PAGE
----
If you want to go to grad school you can! Of course, I can, but who is going to pay for it? Trust me I understand the frustration and I am currently there right now. The truth is, sometimes we’re so busy with our undergrad we forget about furthering our educational career. We think it’s so out of reach and not in our futures when in reality it can be.
I met a professor this year who educated me on my grad school options and opportunities. I feel that EVERYONE should at least know this so we’re all playing on an equal field here.
“Where to Find Programs?
Graduate School search engines:
If not? Google is always your friend. Search your desired degree and look up specific schools
Who you should contact? Definitely the Administrative assistant, department chair or even current students. The more informed you are the better.
NOW, FUNDING! *opens bank account* (sad face)
A lot of us have part-time jobs that barely sustains our late-night eating habits from studying so hard. Funding for Graduate school is usually where people draw the line that “this” isn’t for me. But truthfully, it doesn’t have to be that way.
All you need is to look for some key terms when you’re doing your research: Tuition Waiver, Stipend, Assistantship.
Tuition waiver allows your tuition to be paid either in full or in certain increments.
A Stipend falls into what is called an Assistantship. Those big schools with teacher’s assistant or instructors, yea they are usually graduate students. Getting paid to get educated and gaining experience. It is a salary you will earn for either being a Research Assistant or a Teacher Assistant. Every school is different; therefore, getting informed is key. Some schools automatically make you a candidate for these opportunities while others may need to you to file for these separately. Some schools offer them and others don’t. Again, contacting the school and asking these questions will help you narrow your school choices if money is the issue.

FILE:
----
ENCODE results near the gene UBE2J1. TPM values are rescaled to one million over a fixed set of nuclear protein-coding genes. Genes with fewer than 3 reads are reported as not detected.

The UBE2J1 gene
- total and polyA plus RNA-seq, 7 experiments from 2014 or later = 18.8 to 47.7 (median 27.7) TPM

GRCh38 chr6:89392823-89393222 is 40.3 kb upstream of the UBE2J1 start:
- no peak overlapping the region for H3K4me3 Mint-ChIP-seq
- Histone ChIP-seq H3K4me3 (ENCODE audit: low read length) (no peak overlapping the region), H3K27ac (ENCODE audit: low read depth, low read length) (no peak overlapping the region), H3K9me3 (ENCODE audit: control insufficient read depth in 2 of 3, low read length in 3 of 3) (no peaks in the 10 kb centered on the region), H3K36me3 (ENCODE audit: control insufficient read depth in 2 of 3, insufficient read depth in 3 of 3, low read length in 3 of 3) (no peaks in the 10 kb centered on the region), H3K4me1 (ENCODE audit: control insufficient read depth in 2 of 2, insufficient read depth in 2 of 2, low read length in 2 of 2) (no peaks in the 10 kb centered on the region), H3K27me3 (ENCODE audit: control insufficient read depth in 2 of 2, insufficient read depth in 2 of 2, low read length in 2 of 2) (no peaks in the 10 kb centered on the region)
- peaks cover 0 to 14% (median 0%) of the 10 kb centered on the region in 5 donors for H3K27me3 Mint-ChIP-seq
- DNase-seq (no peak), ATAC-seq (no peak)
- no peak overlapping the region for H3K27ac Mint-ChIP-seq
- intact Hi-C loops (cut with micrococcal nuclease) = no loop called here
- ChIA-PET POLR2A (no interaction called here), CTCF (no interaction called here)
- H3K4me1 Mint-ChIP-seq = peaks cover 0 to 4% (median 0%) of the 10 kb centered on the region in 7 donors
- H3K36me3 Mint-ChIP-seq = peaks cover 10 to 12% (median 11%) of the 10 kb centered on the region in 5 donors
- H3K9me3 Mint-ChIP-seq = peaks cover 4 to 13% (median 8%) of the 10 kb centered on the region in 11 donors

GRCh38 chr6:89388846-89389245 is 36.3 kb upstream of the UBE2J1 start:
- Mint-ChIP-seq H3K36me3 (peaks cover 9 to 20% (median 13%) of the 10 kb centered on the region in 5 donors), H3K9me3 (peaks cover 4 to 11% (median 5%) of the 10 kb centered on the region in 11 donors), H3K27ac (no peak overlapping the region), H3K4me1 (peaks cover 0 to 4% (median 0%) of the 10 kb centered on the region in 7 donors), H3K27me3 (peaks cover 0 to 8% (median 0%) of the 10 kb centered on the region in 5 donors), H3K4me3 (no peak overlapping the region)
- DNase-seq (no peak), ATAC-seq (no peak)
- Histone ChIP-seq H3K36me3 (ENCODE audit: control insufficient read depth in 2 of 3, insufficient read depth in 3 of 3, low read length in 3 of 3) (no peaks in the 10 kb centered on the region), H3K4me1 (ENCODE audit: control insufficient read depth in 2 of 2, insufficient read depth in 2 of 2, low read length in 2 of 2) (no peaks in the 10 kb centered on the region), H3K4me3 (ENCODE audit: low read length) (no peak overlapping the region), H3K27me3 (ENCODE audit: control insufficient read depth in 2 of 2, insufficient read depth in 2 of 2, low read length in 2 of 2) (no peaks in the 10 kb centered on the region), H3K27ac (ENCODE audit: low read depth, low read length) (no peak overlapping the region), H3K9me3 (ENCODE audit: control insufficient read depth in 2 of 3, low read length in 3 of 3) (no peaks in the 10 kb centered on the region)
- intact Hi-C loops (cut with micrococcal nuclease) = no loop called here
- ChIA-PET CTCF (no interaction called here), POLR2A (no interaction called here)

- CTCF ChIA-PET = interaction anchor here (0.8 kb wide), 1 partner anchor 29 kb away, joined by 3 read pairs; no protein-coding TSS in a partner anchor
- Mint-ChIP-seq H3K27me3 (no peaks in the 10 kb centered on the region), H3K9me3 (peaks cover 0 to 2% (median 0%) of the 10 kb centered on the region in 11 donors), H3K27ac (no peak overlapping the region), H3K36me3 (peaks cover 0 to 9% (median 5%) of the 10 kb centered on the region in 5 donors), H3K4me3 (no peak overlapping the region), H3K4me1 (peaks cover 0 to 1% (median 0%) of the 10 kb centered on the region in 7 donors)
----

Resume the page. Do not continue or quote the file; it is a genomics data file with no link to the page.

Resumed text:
THE GRE. No, it does not stand for greatest reputation ever, in fact, it is a standardized test that some schools require from you. It stands for Graduate Record Examination. There are 3 parts
- Analytical Writing
- Verbal Reasoning
- Quantitate Reasoning
Think about all the nightmares of the SAT coming back to haunt you. But don’t worry you’re a college student now. Much wiser, educated and organized than your 17-year-old self was years ago.
Again, some schools require it, others don’t. They are given at test centers on certain dates so check them out and find a location near you. It costs $160 to take it and $27 each time you send a score. Classes and or books it all depends on your learning style. Most people study for 1 month to 3 months.
Along with the GRE and your application, you must also have 3 letters of recommendation, and a personal statement or portfolio. It all depends on the program you want to study. Again, think about the process when applying to college for undergrad but take that knowledge and experience not as a revised nightmare but as a more educated well organize you. Because I don’t know about you but I didn’t know what I was doing when I first applied to college. Learn from your mistakes, get informed and there is always room to progress and make it better.